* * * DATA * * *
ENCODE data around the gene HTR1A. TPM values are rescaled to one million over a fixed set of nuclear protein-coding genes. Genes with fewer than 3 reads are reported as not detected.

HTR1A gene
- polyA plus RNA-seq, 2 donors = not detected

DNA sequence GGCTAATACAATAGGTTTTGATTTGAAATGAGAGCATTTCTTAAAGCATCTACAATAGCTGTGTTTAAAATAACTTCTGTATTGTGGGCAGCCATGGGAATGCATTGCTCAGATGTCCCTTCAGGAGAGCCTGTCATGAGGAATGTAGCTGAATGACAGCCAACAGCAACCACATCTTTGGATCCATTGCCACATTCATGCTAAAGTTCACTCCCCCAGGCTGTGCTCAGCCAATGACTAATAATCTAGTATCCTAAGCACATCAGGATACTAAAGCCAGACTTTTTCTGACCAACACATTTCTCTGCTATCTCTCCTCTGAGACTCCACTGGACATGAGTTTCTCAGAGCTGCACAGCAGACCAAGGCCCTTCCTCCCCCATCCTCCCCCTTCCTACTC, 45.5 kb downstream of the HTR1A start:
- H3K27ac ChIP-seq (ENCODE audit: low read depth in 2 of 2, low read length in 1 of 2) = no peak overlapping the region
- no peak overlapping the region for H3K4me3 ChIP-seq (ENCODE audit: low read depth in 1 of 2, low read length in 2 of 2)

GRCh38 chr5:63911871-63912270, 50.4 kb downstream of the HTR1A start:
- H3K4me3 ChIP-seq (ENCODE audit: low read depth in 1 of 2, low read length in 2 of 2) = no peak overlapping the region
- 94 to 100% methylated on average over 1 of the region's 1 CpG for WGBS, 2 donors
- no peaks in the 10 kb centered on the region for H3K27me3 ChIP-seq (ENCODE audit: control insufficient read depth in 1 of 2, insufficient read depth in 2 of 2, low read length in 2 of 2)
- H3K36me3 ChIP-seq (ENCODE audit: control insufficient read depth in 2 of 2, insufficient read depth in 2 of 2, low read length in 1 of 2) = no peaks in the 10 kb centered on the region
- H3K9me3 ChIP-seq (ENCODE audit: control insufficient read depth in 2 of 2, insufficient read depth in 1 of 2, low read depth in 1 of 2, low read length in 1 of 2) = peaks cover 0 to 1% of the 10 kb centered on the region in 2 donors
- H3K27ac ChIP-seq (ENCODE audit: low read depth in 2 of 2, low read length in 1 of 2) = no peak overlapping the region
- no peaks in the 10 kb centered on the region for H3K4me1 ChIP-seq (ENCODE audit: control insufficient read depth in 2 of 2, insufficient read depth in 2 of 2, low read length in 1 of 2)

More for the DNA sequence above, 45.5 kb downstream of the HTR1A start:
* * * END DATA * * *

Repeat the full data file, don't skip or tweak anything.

ENCODE data around the gene HTR1A. TPM values are rescaled to one million over a fixed set of nuclear protein-coding genes. Genes with fewer than 3 reads are reported as not detected.

HTR1A gene
- polyA plus RNA-seq, 2 donors = not detected

DNA sequence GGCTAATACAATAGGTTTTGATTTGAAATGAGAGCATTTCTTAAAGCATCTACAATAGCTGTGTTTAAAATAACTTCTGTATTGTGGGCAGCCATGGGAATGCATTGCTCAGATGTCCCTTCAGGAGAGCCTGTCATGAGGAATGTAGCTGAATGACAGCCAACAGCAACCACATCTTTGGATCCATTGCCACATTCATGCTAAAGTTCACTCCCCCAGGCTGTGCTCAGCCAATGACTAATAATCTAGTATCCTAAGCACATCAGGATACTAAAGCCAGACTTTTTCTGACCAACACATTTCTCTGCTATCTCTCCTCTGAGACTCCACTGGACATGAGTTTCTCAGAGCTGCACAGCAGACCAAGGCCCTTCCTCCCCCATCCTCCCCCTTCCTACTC, 45.5 kb downstream of the HTR1A start:
- H3K27ac ChIP-seq (ENCODE audit: low read depth in 2 of 2, low read length in 1 of 2) = no peak overlapping the region
- no peak overlapping the region for H3K4me3 ChIP-seq (ENCODE audit: low read depth in 1 of 2, low read length in 2 of 2)

GRCh38 chr5:63911871-63912270, 50.4 kb downstream of the HTR1A start:
- H3K4me3 ChIP-seq (ENCODE audit: low read depth in 1 of 2, low read length in 2 of 2) = no peak overlapping the region
- 94 to 100% methylated on average over 1 of the region's 1 CpG for WGBS, 2 donors
- no peaks in the 10 kb centered on the region for H3K27me3 ChIP-seq (ENCODE audit: control insufficient read depth in 1 of 2, insufficient read depth in 2 of 2, low read length in 2 of 2)
- H3K36me3 ChIP-seq (ENCODE audit: control insufficient read depth in 2 of 2, insufficient read depth in 2 of 2, low read length in 1 of 2) = no peaks in the 10 kb centered on the region
- H3K9me3 ChIP-seq (ENCODE audit: control insufficient read depth in 2 of 2, insufficient read depth in 1 of 2, low read depth in 1 of 2, low read length in 1 of 2) = peaks cover 0 to 1% of the 10 kb centered on the region in 2 donors
- H3K27ac ChIP-seq (ENCODE audit: low read depth in 2 of 2, low read length in 1 of 2) = no peak overlapping the region
- no peaks in the 10 kb centered on the region for H3K4me1 ChIP-seq (ENCODE audit: control insufficient read depth in 2 of 2, insufficient read depth in 2 of 2, low read length in 1 of 2)

More for the DNA sequence above, 45.5 kb downstream of the HTR1A start: